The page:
The Los Angeles Lakers will honor superstar Kobe Bryant on Monday night at the Staples Center by retiring both of his jersey numbers -- No. 8 and No. 24 -- during their game against the Golden State Warriors.
The ceremony will take place during halftime, and the Black Mamba himself will be in attendance at the arena where he won five NBA titles.
Bryant won three titles as No. 8 and added two more later in his career while wearing the No. 24 jersey, so it makes sense the Lakers would want to represent both of the Kobe eras in the rafters.
From working with Shaquille O'Neal to having Pau Gasol as his sidekick, Bryant has had plenty of star teammates, but he was the constant during the Lakers' run of dominance in the 2000s.
However, not all titles are created equal, and Bryant certainly had better performances during some Finals runs than he did during others.
As the Lakers prepare to honor Kobe on Monday night, here's a look at how each of Kobe's titles stacks up against one another:
The 2009 Lakers won their first championship since Shaquille O'Neal was playing alongside Kobe, so this one was certainly a special one for Bryant.
In addition to shedding the narrative that he needed Shaq in order to win a title, Bryant also had his best playoff performance in a year in which the Lakers won a championship.
Bryant averaged 30.2 points, 5.5 assists and 5.3 rebounds per game while willing the Lakers to a win over the Orlando Magic in five games to claim his fourth-career title. Naturally, Kobe earned his first NBA Finals MVP award following this championship.
This was perhaps the Lakers' most-dominant playoff run, and possibly the most-dominant playoff run in the history of the NBA.
The Lakers swept their way through the Western Conference before losing Game 1 of the Finals to the Philadelphia 76ers. However, Los Angeles rebounded and won the next four games to claim their second-straight championship.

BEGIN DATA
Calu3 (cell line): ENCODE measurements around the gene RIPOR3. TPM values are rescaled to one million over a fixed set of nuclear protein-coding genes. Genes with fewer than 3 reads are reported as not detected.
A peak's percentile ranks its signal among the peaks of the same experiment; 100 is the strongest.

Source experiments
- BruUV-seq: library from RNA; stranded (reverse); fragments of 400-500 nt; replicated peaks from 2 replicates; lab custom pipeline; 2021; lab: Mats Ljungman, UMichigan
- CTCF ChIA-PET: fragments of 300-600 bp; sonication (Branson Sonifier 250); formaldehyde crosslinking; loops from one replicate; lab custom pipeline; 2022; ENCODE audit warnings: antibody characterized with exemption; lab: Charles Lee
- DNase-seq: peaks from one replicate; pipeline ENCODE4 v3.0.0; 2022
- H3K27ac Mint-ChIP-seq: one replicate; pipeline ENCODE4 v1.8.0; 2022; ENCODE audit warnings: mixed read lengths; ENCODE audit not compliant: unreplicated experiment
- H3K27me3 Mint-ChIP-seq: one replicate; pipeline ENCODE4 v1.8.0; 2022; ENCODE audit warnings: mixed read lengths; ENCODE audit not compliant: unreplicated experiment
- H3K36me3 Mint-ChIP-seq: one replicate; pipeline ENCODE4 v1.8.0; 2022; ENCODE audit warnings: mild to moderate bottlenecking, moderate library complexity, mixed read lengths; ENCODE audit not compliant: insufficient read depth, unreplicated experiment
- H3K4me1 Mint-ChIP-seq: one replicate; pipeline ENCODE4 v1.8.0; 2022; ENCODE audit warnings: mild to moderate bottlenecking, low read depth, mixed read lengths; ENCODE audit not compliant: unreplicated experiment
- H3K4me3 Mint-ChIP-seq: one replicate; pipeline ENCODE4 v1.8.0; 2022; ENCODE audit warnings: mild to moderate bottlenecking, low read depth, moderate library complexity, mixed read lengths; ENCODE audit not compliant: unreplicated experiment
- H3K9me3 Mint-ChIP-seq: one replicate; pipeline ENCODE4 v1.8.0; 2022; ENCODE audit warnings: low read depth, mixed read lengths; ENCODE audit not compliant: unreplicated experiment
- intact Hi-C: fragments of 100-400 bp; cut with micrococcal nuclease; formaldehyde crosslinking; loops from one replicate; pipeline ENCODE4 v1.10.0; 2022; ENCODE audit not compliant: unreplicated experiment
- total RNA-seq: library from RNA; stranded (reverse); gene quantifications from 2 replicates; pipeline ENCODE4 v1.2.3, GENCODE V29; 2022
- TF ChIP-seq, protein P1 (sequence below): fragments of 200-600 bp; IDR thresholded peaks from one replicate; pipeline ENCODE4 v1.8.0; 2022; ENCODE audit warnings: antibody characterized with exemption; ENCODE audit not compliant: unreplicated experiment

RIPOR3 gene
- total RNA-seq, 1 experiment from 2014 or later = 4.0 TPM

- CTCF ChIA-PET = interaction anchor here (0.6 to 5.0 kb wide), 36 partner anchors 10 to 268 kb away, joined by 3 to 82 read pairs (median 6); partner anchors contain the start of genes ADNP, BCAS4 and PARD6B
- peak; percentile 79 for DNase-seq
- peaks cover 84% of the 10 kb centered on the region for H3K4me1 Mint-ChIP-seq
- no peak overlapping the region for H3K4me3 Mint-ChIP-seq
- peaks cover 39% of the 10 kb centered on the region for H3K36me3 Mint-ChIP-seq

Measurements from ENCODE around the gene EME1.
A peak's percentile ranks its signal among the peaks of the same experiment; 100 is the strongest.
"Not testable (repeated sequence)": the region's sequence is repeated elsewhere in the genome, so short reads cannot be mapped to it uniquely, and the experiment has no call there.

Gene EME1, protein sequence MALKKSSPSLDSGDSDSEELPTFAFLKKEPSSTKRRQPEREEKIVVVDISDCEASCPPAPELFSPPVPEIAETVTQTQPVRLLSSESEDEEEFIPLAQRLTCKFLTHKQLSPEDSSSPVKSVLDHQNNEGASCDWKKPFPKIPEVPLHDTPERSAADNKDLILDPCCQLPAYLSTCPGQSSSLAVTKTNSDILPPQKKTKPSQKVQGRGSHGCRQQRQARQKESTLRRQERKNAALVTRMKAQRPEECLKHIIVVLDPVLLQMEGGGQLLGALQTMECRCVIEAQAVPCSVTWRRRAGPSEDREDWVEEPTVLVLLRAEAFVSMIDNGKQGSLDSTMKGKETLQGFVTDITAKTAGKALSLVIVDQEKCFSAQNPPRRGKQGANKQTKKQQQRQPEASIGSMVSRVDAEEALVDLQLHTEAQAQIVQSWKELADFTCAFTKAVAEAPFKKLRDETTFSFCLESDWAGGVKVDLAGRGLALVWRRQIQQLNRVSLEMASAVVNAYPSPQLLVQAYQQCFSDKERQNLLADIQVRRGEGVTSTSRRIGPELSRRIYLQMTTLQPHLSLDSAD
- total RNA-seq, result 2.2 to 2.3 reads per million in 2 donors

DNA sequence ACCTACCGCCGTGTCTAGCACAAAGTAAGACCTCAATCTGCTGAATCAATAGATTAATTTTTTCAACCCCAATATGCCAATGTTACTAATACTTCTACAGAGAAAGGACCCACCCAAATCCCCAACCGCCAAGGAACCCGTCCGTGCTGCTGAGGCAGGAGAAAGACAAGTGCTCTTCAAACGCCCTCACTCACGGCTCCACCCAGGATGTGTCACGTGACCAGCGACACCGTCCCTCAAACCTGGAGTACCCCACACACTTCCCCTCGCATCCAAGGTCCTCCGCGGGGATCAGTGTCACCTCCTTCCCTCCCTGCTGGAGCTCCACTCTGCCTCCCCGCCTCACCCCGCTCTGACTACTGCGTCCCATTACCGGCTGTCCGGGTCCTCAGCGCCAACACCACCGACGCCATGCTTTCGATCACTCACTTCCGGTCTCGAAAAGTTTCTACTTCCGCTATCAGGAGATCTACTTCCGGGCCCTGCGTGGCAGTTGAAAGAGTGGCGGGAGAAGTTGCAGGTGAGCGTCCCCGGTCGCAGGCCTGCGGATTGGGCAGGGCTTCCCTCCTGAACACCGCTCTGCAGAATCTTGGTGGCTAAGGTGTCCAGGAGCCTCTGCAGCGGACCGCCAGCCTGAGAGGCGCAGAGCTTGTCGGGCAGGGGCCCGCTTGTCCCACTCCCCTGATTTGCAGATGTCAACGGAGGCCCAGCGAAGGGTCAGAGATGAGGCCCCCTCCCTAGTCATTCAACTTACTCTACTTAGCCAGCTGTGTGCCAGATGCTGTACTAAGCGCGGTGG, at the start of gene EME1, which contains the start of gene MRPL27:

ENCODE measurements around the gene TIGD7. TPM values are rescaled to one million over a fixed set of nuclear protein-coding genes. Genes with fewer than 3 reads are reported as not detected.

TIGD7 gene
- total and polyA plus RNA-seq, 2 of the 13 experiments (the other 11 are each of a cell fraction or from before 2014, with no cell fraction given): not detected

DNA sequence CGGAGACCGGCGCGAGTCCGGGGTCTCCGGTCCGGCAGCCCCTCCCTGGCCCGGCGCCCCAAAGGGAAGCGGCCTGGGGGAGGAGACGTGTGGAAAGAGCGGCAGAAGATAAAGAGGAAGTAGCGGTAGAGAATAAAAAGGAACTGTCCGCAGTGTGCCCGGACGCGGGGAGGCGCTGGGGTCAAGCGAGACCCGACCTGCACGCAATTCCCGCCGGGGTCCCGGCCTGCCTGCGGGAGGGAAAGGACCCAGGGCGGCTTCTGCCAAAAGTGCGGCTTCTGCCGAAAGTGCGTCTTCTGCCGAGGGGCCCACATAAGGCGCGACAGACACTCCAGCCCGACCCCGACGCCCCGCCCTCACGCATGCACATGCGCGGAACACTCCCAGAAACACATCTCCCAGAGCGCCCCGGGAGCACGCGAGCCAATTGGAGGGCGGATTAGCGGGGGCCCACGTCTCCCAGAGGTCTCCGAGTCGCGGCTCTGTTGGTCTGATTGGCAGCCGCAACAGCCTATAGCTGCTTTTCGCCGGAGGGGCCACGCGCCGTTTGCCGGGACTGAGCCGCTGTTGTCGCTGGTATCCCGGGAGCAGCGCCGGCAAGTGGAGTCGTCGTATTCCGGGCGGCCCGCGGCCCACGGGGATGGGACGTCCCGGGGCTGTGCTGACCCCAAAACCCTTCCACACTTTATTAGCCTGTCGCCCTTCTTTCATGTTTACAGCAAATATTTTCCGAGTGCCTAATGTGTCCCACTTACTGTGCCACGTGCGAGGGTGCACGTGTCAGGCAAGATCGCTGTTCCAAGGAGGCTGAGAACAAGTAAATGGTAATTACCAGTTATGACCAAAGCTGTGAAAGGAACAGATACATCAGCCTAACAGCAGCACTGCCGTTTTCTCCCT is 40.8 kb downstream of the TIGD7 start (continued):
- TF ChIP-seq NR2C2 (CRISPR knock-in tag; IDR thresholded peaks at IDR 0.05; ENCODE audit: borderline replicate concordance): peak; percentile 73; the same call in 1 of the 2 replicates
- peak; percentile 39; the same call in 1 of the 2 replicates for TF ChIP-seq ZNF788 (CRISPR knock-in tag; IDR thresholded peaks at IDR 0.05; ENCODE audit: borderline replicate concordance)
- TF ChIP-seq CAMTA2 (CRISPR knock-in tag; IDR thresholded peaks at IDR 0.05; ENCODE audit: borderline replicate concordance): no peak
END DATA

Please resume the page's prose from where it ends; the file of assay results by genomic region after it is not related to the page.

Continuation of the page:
Shaq won the Finals MVP award once again, but Bryant averaged an impressive 29.4 points, 7.3 rebounds and 6.1 assists per game during the incredible playoff run - his best numbers during a postseason while playing alongside O'Neal.
This one was also special, as it came against the Lakers' heated rivals -- the Boston Celtics. Just two years after losing to the Celtics in the Finals, Kobe and his teammates got their revenge.
Kobe once again played a huge role, averaging 29.2 points, 6.0 rebounds and 5.5 assists during the course of LA's postseason run.
The Lakers needed seven games to beat their rivals, but Bryant had another NBA Finals MVP performance to push his team over the top, even if his Game 7 performance (6-for-24 from the field) wasn't his best.
The Lakers finished off the three-peat in impressive fashion. After squeaking by the Sacramento Kings in the Western Conference Finals, the Lakers torched the New Jersey Nets in the Finals, sweeping them off the court in four games.
O'Neal won the Finals MVP trophy for the third year in a row, but Kobe was still a huge part of the Lakers' success, averaging 26.6 points, 5.8 rebounds and 4.6 assists per game during the playoffs.
The Shaq and Kobe era fell apart quickly after the three-peat, but it remains to this day as one of the most-dominant runs a team has ever had.
The 2000 playoffs marked Kobe's first deep postseason run, and even though he played well, it was by far his worst playoff performance during a year the Lakers won the title.
Bryant averaged 21.1 points, 4.5 rebounds and 4.4 assists in his first NBA Finals appearance - solid numbers for the fourth-year player.
However, this title run was all about Shaq, who took over as one of the most-dominant players in Finals history that year, averaging 30.7 points and 15.4 rebounds per game. Though Bryant eventually proved he could win a title on his own, his first ring was all about Shaq.